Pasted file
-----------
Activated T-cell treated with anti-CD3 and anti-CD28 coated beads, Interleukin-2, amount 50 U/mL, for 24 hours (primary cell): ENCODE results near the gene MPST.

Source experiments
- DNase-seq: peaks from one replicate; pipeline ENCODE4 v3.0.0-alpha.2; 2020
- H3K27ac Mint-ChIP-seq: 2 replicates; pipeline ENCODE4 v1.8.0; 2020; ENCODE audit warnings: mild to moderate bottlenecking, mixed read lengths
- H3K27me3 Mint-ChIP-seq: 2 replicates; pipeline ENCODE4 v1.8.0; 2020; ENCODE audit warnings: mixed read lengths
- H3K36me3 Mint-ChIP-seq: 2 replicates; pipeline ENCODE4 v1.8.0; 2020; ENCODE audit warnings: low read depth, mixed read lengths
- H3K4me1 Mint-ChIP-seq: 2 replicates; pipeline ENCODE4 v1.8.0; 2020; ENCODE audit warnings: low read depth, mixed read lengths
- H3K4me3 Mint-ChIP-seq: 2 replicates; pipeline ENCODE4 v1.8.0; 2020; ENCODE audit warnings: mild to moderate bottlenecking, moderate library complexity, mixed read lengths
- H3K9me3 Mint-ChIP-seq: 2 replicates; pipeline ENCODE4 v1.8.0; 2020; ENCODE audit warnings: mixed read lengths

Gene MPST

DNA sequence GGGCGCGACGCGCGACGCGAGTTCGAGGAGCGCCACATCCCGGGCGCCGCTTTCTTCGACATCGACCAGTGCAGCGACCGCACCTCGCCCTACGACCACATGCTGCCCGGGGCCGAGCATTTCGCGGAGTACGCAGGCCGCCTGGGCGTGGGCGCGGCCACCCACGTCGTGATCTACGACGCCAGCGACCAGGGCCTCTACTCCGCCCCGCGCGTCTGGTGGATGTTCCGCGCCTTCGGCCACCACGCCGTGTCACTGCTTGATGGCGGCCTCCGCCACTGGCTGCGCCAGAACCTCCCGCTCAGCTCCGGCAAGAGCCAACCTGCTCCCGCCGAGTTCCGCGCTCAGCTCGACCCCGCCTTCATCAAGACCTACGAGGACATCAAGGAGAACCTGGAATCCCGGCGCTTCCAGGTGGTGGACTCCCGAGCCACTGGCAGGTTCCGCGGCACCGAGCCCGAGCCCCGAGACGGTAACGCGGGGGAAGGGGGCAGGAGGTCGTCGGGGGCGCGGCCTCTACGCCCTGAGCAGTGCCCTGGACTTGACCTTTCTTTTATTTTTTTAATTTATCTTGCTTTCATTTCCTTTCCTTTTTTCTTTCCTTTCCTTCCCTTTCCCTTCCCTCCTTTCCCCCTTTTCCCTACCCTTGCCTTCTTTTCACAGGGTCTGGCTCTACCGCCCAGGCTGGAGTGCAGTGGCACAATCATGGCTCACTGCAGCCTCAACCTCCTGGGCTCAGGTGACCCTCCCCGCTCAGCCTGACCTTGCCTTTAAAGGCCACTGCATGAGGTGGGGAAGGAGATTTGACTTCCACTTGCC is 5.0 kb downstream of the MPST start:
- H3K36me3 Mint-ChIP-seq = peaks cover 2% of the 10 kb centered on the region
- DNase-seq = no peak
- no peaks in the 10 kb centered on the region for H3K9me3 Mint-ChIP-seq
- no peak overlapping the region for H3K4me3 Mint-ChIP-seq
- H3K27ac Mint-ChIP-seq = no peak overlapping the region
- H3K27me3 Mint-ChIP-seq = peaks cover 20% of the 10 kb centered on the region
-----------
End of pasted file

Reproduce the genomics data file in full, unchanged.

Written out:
Activated T-cell treated with anti-CD3 and anti-CD28 coated beads, Interleukin-2, amount 50 U/mL, for 24 hours (primary cell): ENCODE results near the gene MPST.

Source experiments
- DNase-seq: peaks from one replicate; pipeline ENCODE4 v3.0.0-alpha.2; 2020
- H3K27ac Mint-ChIP-seq: 2 replicates; pipeline ENCODE4 v1.8.0; 2020; ENCODE audit warnings: mild to moderate bottlenecking, mixed read lengths
- H3K27me3 Mint-ChIP-seq: 2 replicates; pipeline ENCODE4 v1.8.0; 2020; ENCODE audit warnings: mixed read lengths
- H3K36me3 Mint-ChIP-seq: 2 replicates; pipeline ENCODE4 v1.8.0; 2020; ENCODE audit warnings: low read depth, mixed read lengths
- H3K4me1 Mint-ChIP-seq: 2 replicates; pipeline ENCODE4 v1.8.0; 2020; ENCODE audit warnings: low read depth, mixed read lengths
- H3K4me3 Mint-ChIP-seq: 2 replicates; pipeline ENCODE4 v1.8.0; 2020; ENCODE audit warnings: mild to moderate bottlenecking, moderate library complexity, mixed read lengths
- H3K9me3 Mint-ChIP-seq: 2 replicates; pipeline ENCODE4 v1.8.0; 2020; ENCODE audit warnings: mixed read lengths

Gene MPST

DNA sequence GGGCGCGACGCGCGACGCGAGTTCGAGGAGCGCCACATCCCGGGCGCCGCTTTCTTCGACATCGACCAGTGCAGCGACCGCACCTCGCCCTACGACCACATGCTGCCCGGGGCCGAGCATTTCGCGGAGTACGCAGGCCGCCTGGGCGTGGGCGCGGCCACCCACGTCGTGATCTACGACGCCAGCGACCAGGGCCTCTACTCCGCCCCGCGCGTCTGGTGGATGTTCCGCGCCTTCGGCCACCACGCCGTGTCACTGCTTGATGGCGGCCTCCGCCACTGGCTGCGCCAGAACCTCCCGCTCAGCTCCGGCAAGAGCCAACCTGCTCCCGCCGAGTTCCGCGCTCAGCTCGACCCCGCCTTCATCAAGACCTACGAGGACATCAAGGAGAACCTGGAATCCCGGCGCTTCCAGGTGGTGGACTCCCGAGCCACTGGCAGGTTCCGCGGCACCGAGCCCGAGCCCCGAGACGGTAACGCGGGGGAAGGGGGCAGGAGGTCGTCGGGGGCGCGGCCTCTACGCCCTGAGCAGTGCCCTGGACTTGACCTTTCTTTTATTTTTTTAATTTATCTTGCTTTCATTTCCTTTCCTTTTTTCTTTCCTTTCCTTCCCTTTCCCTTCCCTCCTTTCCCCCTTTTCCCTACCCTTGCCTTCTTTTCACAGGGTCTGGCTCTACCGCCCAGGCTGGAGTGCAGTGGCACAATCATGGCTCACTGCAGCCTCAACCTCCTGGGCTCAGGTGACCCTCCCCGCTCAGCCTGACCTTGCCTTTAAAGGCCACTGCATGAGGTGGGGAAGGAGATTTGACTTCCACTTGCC is 5.0 kb downstream of the MPST start:
- H3K36me3 Mint-ChIP-seq = peaks cover 2% of the 10 kb centered on the region
- DNase-seq = no peak
- no peaks in the 10 kb centered on the region for H3K9me3 Mint-ChIP-seq
- no peak overlapping the region for H3K4me3 Mint-ChIP-seq
- H3K27ac Mint-ChIP-seq = no peak overlapping the region
- H3K27me3 Mint-ChIP-seq = peaks cover 20% of the 10 kb centered on the region